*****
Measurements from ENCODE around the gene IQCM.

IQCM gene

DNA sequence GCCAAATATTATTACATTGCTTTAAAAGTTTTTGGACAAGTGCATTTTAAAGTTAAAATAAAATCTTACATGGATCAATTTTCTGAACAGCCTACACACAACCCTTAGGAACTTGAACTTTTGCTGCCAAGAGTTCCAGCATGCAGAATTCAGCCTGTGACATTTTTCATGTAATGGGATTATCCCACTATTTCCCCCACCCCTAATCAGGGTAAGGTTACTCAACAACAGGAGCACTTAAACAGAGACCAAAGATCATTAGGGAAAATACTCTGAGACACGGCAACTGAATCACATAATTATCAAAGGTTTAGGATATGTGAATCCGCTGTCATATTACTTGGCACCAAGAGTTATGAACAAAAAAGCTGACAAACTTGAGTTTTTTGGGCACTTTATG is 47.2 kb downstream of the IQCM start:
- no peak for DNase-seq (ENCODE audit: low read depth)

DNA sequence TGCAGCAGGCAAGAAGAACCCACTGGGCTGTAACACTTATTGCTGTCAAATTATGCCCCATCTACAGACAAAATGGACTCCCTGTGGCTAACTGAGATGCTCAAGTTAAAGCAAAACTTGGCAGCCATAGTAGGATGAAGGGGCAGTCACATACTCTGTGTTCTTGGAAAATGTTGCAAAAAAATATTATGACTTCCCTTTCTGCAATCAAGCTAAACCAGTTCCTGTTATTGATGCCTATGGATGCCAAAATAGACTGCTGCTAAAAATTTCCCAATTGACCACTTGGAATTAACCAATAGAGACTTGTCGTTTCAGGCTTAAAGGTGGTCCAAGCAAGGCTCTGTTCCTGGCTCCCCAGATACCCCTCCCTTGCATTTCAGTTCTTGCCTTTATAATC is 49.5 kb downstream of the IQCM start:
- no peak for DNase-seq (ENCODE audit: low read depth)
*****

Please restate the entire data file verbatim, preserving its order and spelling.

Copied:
Measurements from ENCODE around the gene IQCM.

IQCM gene

DNA sequence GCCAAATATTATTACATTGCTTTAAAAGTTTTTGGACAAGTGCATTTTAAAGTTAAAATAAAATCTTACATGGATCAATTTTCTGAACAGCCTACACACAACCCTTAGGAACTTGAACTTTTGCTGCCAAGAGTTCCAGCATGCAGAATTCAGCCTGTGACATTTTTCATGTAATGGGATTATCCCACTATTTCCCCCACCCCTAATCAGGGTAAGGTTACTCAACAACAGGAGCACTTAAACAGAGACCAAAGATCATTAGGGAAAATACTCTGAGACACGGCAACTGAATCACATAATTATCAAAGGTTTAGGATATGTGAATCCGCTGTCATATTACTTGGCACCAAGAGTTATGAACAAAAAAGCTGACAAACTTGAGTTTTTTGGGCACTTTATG is 47.2 kb downstream of the IQCM start:
- no peak for DNase-seq (ENCODE audit: low read depth)

DNA sequence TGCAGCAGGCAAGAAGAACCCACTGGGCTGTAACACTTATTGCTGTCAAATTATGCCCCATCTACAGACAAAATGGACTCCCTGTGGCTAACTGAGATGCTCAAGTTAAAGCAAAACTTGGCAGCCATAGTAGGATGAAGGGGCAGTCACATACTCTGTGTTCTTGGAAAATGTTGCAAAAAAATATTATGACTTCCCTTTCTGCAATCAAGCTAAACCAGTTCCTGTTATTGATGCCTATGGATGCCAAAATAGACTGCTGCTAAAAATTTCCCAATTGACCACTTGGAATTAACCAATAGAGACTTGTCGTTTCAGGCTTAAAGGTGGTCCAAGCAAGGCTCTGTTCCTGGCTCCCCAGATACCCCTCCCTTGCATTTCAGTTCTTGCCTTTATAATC is 49.5 kb downstream of the IQCM start:
- no peak for DNase-seq (ENCODE audit: low read depth)